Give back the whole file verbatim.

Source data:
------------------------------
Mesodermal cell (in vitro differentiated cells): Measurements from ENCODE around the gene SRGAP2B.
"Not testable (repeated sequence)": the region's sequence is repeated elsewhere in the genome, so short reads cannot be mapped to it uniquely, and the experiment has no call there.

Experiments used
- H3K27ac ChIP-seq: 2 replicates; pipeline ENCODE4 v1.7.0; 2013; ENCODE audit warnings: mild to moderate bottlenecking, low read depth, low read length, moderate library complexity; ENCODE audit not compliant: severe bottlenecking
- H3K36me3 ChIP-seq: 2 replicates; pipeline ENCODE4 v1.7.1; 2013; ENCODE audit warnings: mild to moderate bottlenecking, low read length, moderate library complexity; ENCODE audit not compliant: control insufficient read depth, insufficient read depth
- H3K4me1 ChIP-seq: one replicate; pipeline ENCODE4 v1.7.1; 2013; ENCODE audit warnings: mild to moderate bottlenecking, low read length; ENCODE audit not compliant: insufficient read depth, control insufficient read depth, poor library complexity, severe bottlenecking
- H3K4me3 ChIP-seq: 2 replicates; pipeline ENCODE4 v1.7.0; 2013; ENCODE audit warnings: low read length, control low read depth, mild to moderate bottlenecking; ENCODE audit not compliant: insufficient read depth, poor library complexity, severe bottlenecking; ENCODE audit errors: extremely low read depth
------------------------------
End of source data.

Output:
Mesodermal cell (in vitro differentiated cells): Measurements from ENCODE around the gene SRGAP2B.
"Not testable (repeated sequence)": the region's sequence is repeated elsewhere in the genome, so short reads cannot be mapped to it uniquely, and the experiment has no call there.

Experiments used
- H3K27ac ChIP-seq: 2 replicates; pipeline ENCODE4 v1.7.0; 2013; ENCODE audit warnings: mild to moderate bottlenecking, low read depth, low read length, moderate library complexity; ENCODE audit not compliant: severe bottlenecking
- H3K36me3 ChIP-seq: 2 replicates; pipeline ENCODE4 v1.7.1; 2013; ENCODE audit warnings: mild to moderate bottlenecking, low read length, moderate library complexity; ENCODE audit not compliant: control insufficient read depth, insufficient read depth
- H3K4me1 ChIP-seq: one replicate; pipeline ENCODE4 v1.7.1; 2013; ENCODE audit warnings: mild to moderate bottlenecking, low read length; ENCODE audit not compliant: insufficient read depth, control insufficient read depth, poor library complexity, severe bottlenecking
- H3K4me3 ChIP-seq: 2 replicates; pipeline ENCODE4 v1.7.0; 2013; ENCODE audit warnings: low read length, control low read depth, mild to moderate bottlenecking; ENCODE audit not compliant: insufficient read depth, poor library complexity, severe bottlenecking; ENCODE audit errors: extremely low read depth